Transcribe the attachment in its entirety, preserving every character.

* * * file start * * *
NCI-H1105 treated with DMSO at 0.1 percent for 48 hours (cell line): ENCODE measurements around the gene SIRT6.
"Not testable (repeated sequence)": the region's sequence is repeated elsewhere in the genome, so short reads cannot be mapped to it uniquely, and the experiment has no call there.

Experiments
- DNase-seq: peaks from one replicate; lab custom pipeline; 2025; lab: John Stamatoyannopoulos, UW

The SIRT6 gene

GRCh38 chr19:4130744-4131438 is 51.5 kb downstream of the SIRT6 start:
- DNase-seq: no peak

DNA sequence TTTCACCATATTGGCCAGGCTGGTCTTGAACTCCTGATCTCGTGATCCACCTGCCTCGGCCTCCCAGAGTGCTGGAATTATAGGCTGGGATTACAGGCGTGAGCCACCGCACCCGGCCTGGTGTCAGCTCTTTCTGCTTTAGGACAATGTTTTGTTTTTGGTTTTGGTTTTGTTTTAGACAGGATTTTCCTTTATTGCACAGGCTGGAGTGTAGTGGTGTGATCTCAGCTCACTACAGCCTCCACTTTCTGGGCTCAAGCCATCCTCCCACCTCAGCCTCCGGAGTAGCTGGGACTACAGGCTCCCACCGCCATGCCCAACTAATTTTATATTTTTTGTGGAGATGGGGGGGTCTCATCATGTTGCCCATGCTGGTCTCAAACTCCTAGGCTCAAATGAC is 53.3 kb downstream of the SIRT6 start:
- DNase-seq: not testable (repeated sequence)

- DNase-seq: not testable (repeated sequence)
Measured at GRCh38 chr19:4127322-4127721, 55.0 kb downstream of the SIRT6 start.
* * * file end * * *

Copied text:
NCI-H1105 treated with DMSO at 0.1 percent for 48 hours (cell line): ENCODE measurements around the gene SIRT6.
"Not testable (repeated sequence)": the region's sequence is repeated elsewhere in the genome, so short reads cannot be mapped to it uniquely, and the experiment has no call there.

Experiments
- DNase-seq: peaks from one replicate; lab custom pipeline; 2025; lab: John Stamatoyannopoulos, UW

The SIRT6 gene

GRCh38 chr19:4130744-4131438 is 51.5 kb downstream of the SIRT6 start:
- DNase-seq: no peak

DNA sequence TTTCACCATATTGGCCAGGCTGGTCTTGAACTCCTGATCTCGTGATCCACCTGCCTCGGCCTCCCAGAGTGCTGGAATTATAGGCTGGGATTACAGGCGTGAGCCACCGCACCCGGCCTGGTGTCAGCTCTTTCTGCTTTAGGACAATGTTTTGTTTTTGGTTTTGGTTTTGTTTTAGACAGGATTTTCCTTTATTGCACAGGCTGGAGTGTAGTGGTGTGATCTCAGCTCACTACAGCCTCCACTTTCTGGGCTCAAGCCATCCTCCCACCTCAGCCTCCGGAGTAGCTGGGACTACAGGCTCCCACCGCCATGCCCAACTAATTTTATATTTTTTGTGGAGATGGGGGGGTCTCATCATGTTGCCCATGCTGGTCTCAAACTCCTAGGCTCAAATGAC is 53.3 kb downstream of the SIRT6 start:
- DNase-seq: not testable (repeated sequence)

- DNase-seq: not testable (repeated sequence)
Measured at GRCh38 chr19:4127322-4127721, 55.0 kb downstream of the SIRT6 start.